Thursday, February 28, 2008

My amazing dogs :-)

I went out to Bill's today to practice some arena work with Taz and Craig this afternoon. With Taz, the arena is getting a bit boring, as he's lying down when I ask him to. I guess he's still not lying down at the moment I say it, but I am now actually wondering if this is always automatically a bad thing. I know I do have a bad habit of asking for a stop too soon, so I wonder if he takes a step or two to be in better position to keep control of the stock. So I didn't want to really do too much work on a faster drop until I was sure about that. I also tried doing just a little driving, and he resisted his inside flanks. Rats. The other thing that Taz was doing was hesitating/running narrow on the left again. I don't know why he's having trouble with the bye side like this. Bill came down to watch us for a bit and thinks the problem is mainly the arena. Saturday, Pam is coming down and we're going to split a lesson with Bill, so we'll see what Taz does in the field then. (I also want to work on lengthening his outrun again—it is going to be March soon! March! The trialing season is not very far away and we are nowhere near ready!) Mildly discouraged, I put Taz up and got Craig.

Craig was who I wanted to concentrate on today anyway. I wanted to be successful enforcing control with Craig without Elaine backing me up. Mentally, I went over my plan for what I wanted to see today and prepared myself to run if I had to. We did a short outrun. "Lie down." I said calmly yet firmly. He was down like a shot. I breathed a sigh of relief. "Walk up...take your time," I commanded carefully, and he listened to everything. Craig really seemed to remember Saturday's awful confrontations and was choosing to work with me today instead. I told him he was a good boy, and we did a bunch of mini outruns and mini drives. I did sort of run at him a couple of times, but to be honest I was just proving a point and I think he knew it. He never ignored me the way he did last weekend. Of course, the arena is relatively tiny, so it's not exactly the same situation, but I was very happy that I could get him to obey me so well. It's a start.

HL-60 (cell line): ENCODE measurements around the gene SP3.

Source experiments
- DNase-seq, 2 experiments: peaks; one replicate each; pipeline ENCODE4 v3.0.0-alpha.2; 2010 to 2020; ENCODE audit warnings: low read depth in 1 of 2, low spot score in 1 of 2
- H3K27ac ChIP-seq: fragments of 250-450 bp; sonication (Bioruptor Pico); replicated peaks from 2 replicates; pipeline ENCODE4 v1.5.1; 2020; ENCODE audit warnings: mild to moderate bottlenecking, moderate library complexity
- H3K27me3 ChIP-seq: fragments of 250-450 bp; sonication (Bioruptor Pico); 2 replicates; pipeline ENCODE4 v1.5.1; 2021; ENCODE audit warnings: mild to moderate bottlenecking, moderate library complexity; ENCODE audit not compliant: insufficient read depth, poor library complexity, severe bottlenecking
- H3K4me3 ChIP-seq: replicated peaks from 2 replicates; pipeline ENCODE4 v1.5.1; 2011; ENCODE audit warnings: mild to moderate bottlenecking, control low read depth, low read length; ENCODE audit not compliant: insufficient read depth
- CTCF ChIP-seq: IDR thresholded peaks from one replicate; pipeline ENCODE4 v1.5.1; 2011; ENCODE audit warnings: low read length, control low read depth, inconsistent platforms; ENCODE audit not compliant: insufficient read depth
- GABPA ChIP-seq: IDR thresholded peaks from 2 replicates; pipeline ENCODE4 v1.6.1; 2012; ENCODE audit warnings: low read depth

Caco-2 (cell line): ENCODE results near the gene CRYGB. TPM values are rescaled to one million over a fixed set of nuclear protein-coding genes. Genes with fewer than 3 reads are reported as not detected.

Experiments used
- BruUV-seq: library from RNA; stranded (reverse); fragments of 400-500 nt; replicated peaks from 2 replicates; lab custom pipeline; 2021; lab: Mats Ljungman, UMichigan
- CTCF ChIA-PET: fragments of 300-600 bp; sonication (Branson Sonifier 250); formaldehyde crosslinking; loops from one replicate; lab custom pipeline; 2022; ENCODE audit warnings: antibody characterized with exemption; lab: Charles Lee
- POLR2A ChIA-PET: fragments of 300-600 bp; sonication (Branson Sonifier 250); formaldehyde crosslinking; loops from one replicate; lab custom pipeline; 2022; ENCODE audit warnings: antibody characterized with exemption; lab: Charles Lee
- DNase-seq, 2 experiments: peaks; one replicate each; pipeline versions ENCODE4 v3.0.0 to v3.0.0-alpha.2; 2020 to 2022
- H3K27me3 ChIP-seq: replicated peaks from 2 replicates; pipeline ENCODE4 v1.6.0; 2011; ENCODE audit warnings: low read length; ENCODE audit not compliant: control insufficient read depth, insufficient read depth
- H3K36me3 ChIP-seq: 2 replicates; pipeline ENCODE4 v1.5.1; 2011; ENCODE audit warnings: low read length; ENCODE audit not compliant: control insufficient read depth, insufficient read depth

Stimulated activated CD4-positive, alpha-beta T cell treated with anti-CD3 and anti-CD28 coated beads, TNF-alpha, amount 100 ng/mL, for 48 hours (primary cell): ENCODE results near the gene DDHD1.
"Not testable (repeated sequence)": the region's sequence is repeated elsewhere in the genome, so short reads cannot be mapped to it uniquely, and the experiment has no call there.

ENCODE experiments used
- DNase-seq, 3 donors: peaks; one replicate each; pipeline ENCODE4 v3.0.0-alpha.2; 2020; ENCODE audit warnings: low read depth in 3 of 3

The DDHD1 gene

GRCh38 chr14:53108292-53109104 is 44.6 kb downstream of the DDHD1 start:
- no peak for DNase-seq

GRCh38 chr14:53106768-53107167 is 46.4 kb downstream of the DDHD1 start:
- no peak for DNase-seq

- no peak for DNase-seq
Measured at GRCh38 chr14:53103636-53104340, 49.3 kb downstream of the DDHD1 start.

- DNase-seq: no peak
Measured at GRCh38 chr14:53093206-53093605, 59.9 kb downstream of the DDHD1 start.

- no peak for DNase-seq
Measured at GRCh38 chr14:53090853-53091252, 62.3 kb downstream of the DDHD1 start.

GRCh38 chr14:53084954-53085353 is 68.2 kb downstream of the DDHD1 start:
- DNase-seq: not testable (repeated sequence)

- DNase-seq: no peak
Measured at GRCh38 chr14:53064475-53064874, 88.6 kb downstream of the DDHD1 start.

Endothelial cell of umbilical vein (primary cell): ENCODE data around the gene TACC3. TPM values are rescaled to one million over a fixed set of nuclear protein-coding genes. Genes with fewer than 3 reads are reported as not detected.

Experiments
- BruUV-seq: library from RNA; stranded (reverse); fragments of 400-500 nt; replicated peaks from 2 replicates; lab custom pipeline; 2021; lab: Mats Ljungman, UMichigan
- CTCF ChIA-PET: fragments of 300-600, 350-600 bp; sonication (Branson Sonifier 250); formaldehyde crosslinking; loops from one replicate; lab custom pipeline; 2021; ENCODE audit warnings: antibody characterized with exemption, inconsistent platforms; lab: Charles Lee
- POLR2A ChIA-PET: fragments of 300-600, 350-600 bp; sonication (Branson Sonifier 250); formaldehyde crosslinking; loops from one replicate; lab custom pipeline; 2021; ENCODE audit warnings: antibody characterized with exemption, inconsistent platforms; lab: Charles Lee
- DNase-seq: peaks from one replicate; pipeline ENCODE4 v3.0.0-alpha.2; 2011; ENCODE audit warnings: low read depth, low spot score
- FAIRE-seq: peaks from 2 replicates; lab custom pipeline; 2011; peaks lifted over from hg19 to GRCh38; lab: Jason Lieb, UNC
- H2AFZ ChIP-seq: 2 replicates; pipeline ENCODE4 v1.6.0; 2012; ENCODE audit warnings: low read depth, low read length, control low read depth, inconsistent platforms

I decided to have him drive the sheep along the fence around the arena. We did really well! When the sheep tried to move toward the middle of the arena, he listened to my flank commands and lied down quickly when I asked. We stopped and started a bunch, and there were a few times where he went too far on a flank and turned them back, but I easily stopped him and we corrected everything. We went around the arena a few times in both directions. Craig did a great job, maybe well enough to no longer need remedial arena control 101. We're ready for the field again, I think.

I'd worked Craig for a long time, so decided to work Taz one last time before heading home. I am so glad I did! We did another outrun or two, and I decided to do a little driving so we could work on inside flanks. He resisted taking the first couple again—I wasn't sure why, since he'd been able to do this before (at least with me calling him in first). I tried to take a step in the opposite direction, to better balance the flank, but it wasn't making too much of a difference.

Then, all of a sudden, a switch seemed to click. I don't know what the difference for him was, but he began taking every single inside flank the first time I asked, without requiring any calling in or any steps taken from me. He was flawless, moving only as far as he needed to to get the sheep on line before moving forward. Both sides. Amazing. I don't know why he wasn't doing it before and now he was doing it completely perfectly, with only soft verbal cues from me. I almost wanted to quit, since this was such a high note, but I decided to try driving the sheep around the fenceline first.

Taz just blew me away. He took the sheep around the fence almost effortlessly. Rather than having to drive them with a lot of stops and starts, he pretty much kept them moving at a steady pace. I barely had to give him any stops or corrective flanks (but he took them right away!) because he was apparently moving at the correct pace and in the exact location to keep them going forward along the fence. We moved them in both directions, and the whole exercise took about half the time it took with Craig.

This is the Taz that takes my breath away. The one who I know could be great, if I wasn't screwing him up (not beating myself up here, any novice would do the same). He just has a natural ability that is amazing when it surfaces. I mean, I know this isn't open fieldwork at huge distances, but it's nothing like what he was doing at Mindy's or even earlier in our session. He was flexible, light, responsive, and most of all, he was right. He knew where he had to be, how much pressure he had to apply, how quickly or slowly he needed to move, pretty much by himself, though he was eager and quick to take my cues. He was simply amazing! I wish I had it on video.

So, I drove back home in high spirits. Both my dogs were terrific in their own ways today, and if we can build on it and move forward from here, well, perhaps we'll be able to trial successfully after all...